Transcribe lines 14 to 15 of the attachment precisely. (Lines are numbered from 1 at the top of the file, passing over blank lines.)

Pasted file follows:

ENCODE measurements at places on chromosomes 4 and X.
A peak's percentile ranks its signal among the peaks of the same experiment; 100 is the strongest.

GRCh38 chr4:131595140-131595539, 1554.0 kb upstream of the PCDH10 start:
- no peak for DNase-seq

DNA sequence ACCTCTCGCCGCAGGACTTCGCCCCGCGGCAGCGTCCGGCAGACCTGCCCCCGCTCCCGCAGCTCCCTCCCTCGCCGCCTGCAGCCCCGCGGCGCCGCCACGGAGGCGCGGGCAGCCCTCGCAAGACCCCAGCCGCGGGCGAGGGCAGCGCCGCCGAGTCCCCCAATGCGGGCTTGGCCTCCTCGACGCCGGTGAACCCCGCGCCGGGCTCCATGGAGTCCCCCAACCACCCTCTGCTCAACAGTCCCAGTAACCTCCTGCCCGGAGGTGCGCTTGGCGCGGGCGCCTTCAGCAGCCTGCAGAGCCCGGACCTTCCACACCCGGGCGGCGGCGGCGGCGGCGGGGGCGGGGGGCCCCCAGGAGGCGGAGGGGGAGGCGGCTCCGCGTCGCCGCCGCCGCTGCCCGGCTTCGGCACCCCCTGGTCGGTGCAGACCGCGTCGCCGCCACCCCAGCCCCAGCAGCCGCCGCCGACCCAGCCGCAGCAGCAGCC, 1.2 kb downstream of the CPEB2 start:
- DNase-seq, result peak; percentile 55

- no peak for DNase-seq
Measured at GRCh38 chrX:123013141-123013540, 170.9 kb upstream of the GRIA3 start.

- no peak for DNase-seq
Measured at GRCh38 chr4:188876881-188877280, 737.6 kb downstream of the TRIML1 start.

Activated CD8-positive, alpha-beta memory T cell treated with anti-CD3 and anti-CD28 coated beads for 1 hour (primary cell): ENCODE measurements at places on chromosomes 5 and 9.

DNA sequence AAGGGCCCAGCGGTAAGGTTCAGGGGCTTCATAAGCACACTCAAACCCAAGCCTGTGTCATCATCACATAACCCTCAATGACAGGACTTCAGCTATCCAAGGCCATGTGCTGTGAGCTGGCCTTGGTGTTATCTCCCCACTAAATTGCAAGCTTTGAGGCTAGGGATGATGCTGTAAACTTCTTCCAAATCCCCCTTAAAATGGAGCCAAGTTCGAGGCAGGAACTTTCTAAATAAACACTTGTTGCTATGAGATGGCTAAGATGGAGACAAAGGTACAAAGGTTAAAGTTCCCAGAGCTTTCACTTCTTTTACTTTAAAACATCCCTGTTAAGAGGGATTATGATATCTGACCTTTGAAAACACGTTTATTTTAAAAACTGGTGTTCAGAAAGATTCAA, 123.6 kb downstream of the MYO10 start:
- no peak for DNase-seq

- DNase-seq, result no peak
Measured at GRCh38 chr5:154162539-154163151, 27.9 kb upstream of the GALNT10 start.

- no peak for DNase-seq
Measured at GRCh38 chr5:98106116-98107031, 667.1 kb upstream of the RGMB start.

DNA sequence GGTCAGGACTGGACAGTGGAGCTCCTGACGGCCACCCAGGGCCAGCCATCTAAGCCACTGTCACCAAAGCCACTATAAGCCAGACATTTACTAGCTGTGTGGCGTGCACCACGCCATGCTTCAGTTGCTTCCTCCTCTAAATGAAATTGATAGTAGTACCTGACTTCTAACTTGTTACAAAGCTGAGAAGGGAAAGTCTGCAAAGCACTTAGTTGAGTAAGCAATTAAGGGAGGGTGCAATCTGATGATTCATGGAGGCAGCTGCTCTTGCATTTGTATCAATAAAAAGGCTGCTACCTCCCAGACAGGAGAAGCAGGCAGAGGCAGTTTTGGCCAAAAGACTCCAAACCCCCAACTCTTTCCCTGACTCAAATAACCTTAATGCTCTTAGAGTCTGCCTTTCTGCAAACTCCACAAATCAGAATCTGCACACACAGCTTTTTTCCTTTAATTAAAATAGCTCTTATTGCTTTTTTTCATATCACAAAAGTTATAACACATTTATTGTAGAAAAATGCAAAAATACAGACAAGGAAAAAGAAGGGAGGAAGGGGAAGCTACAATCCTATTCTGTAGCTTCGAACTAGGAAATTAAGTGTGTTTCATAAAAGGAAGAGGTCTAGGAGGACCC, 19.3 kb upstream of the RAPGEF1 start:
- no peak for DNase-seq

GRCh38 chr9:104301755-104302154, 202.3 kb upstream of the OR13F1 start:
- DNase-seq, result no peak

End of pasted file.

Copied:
- DNase-seq, result no peak
Measured at GRCh38 chr5:154162539-154163151, 27.9 kb upstream of the GALNT10 start.